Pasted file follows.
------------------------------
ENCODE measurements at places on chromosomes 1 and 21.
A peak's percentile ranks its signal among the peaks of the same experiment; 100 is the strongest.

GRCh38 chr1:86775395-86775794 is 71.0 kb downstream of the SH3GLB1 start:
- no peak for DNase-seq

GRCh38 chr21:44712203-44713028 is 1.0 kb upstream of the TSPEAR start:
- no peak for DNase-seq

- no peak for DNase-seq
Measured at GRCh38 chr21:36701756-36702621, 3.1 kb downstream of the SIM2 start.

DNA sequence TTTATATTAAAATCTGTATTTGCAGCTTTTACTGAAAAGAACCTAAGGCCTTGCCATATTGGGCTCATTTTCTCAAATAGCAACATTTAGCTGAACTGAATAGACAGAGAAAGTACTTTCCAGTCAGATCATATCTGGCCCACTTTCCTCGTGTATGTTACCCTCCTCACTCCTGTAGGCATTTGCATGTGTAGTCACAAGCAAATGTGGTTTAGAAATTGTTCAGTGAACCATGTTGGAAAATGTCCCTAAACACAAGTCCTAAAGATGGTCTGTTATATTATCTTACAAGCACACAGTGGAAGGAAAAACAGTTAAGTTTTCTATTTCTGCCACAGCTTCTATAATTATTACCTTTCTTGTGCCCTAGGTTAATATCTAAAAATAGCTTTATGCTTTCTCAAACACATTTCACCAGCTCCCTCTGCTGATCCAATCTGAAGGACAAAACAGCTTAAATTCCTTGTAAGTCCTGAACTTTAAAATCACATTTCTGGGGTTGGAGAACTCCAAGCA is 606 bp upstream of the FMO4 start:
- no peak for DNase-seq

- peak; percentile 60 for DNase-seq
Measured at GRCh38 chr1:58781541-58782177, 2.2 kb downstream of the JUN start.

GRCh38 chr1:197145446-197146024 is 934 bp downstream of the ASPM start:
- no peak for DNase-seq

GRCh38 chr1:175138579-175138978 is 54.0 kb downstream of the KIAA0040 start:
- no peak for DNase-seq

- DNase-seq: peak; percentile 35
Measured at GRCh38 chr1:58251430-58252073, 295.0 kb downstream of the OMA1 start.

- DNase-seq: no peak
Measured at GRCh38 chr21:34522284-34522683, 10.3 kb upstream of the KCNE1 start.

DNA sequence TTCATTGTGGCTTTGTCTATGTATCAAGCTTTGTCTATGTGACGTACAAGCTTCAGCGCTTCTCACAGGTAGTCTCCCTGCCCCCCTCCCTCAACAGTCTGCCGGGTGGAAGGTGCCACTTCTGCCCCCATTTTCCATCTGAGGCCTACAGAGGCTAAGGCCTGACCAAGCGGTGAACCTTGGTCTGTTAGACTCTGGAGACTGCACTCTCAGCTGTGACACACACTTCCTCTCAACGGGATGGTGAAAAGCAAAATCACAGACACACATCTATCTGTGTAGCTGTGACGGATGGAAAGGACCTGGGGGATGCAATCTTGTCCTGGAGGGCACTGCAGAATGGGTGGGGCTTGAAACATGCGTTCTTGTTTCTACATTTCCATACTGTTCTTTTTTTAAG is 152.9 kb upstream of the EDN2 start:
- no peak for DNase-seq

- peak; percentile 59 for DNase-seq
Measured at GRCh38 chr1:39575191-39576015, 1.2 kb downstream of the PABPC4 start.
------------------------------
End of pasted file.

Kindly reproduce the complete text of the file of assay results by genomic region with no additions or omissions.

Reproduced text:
ENCODE measurements at places on chromosomes 1 and 21.
A peak's percentile ranks its signal among the peaks of the same experiment; 100 is the strongest.

GRCh38 chr1:86775395-86775794 is 71.0 kb downstream of the SH3GLB1 start:
- no peak for DNase-seq

GRCh38 chr21:44712203-44713028 is 1.0 kb upstream of the TSPEAR start:
- no peak for DNase-seq

- no peak for DNase-seq
Measured at GRCh38 chr21:36701756-36702621, 3.1 kb downstream of the SIM2 start.

DNA sequence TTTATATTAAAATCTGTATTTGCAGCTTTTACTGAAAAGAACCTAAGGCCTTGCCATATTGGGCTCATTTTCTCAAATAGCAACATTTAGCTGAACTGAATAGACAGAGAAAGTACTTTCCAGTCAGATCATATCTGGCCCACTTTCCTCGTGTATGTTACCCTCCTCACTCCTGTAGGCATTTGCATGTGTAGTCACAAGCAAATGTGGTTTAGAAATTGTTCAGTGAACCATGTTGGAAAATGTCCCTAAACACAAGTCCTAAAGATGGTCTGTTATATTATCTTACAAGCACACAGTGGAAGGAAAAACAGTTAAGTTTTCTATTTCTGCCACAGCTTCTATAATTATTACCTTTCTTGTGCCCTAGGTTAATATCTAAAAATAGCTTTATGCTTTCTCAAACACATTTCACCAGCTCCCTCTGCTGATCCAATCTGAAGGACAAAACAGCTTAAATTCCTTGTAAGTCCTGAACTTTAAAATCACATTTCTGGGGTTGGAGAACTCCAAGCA is 606 bp upstream of the FMO4 start:
- no peak for DNase-seq

- peak; percentile 60 for DNase-seq
Measured at GRCh38 chr1:58781541-58782177, 2.2 kb downstream of the JUN start.

GRCh38 chr1:197145446-197146024 is 934 bp downstream of the ASPM start:
- no peak for DNase-seq

GRCh38 chr1:175138579-175138978 is 54.0 kb downstream of the KIAA0040 start:
- no peak for DNase-seq

- DNase-seq: peak; percentile 35
Measured at GRCh38 chr1:58251430-58252073, 295.0 kb downstream of the OMA1 start.

- DNase-seq: no peak
Measured at GRCh38 chr21:34522284-34522683, 10.3 kb upstream of the KCNE1 start.

DNA sequence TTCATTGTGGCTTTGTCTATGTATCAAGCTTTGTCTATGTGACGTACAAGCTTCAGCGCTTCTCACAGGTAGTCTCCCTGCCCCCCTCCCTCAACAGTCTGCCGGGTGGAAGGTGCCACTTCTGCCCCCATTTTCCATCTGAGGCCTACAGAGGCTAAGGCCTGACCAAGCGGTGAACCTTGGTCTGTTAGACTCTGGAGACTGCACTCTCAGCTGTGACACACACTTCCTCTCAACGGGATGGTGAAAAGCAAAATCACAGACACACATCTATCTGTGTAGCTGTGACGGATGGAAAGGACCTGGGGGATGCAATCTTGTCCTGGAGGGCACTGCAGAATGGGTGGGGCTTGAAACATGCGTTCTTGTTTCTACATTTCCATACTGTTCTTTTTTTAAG is 152.9 kb upstream of the EDN2 start:
- no peak for DNase-seq

- peak; percentile 59 for DNase-seq
Measured at GRCh38 chr1:39575191-39576015, 1.2 kb downstream of the PABPC4 start.